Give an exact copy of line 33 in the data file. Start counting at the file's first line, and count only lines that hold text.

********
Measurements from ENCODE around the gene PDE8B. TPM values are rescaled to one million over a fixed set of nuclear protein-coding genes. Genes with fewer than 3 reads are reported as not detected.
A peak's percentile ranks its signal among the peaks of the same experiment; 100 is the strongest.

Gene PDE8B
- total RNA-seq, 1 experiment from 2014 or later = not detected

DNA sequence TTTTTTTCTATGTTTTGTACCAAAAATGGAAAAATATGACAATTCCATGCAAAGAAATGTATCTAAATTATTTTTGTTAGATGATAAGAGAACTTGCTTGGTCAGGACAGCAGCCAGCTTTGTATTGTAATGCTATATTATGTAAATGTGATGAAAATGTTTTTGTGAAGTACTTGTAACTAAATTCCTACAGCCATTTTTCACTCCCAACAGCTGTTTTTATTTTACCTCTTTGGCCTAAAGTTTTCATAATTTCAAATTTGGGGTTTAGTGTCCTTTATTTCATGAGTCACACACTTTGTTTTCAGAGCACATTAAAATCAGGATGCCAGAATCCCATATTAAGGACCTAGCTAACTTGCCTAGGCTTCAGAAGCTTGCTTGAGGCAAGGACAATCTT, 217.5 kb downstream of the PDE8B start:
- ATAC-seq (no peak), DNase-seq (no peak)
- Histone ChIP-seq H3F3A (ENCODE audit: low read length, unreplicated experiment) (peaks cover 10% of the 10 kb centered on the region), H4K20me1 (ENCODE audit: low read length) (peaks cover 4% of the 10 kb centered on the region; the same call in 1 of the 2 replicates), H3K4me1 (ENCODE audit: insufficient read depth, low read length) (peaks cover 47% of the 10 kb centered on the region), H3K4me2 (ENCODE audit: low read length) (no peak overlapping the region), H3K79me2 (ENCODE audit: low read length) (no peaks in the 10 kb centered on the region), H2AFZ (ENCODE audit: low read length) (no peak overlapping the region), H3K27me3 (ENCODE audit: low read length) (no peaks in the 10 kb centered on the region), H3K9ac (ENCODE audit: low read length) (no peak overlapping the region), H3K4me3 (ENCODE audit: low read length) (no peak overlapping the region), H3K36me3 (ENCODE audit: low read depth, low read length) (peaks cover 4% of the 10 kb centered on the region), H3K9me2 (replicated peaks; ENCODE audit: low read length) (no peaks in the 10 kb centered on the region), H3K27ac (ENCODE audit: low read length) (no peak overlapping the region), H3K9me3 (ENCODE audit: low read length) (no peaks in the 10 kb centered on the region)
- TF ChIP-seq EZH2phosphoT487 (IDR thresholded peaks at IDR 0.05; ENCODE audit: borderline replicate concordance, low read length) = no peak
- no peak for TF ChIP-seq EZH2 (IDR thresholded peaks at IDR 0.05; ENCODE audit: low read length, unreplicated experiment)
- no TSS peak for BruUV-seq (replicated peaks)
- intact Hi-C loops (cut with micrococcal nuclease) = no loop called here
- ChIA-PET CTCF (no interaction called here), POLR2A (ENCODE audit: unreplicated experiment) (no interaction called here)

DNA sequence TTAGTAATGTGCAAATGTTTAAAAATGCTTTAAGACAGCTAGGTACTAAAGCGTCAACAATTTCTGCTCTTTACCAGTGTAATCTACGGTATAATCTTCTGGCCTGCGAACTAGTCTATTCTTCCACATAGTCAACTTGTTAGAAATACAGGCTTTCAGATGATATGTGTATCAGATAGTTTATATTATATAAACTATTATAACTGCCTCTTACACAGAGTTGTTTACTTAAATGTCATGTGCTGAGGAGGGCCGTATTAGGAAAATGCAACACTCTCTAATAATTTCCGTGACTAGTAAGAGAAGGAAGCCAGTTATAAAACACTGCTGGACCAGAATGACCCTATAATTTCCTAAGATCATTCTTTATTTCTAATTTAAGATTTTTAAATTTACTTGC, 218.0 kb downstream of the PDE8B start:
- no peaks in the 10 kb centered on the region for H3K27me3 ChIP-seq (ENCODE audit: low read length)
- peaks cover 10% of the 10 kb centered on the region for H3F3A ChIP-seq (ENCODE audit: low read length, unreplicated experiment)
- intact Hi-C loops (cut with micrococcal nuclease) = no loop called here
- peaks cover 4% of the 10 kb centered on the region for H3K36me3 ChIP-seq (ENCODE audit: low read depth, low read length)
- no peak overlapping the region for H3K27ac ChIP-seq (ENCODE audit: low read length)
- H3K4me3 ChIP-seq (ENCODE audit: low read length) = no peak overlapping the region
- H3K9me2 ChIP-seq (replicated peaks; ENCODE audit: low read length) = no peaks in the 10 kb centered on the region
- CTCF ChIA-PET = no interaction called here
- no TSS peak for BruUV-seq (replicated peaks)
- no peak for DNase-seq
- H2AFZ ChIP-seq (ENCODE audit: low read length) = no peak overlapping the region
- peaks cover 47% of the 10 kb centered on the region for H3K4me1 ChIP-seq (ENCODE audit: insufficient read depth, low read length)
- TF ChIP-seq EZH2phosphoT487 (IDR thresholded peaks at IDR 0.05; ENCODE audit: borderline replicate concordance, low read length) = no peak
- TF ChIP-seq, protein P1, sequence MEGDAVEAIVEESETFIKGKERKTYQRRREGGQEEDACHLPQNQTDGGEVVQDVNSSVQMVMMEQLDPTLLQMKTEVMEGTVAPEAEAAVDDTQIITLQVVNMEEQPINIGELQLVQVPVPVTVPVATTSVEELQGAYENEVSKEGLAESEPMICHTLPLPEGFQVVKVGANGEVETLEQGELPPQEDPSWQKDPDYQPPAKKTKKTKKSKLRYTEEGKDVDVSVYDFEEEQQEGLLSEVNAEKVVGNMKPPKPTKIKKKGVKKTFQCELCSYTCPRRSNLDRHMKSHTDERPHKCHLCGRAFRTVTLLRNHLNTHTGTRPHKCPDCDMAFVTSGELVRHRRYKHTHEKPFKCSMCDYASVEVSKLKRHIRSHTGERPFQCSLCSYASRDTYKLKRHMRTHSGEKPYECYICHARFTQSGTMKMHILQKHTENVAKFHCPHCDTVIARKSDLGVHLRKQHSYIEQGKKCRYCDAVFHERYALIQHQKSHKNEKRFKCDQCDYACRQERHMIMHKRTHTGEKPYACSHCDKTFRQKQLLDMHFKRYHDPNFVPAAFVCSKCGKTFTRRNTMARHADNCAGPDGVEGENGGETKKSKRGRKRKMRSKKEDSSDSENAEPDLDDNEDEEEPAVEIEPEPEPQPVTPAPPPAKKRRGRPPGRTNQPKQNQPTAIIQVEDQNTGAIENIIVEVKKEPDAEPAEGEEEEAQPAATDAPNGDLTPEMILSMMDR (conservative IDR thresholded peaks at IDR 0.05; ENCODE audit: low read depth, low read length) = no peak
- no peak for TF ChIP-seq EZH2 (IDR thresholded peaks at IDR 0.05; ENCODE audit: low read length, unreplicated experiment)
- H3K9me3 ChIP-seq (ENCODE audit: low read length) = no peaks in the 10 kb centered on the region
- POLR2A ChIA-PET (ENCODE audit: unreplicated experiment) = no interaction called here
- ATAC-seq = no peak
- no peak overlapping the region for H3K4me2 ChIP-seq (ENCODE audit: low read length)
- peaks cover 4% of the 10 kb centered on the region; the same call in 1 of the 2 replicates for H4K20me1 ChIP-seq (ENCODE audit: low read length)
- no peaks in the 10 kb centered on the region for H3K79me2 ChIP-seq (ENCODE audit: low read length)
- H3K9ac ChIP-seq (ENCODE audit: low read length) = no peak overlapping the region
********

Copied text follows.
- peaks cover 4% of the 10 kb centered on the region; the same call in 1 of the 2 replicates for H4K20me1 ChIP-seq (ENCODE audit: low read length)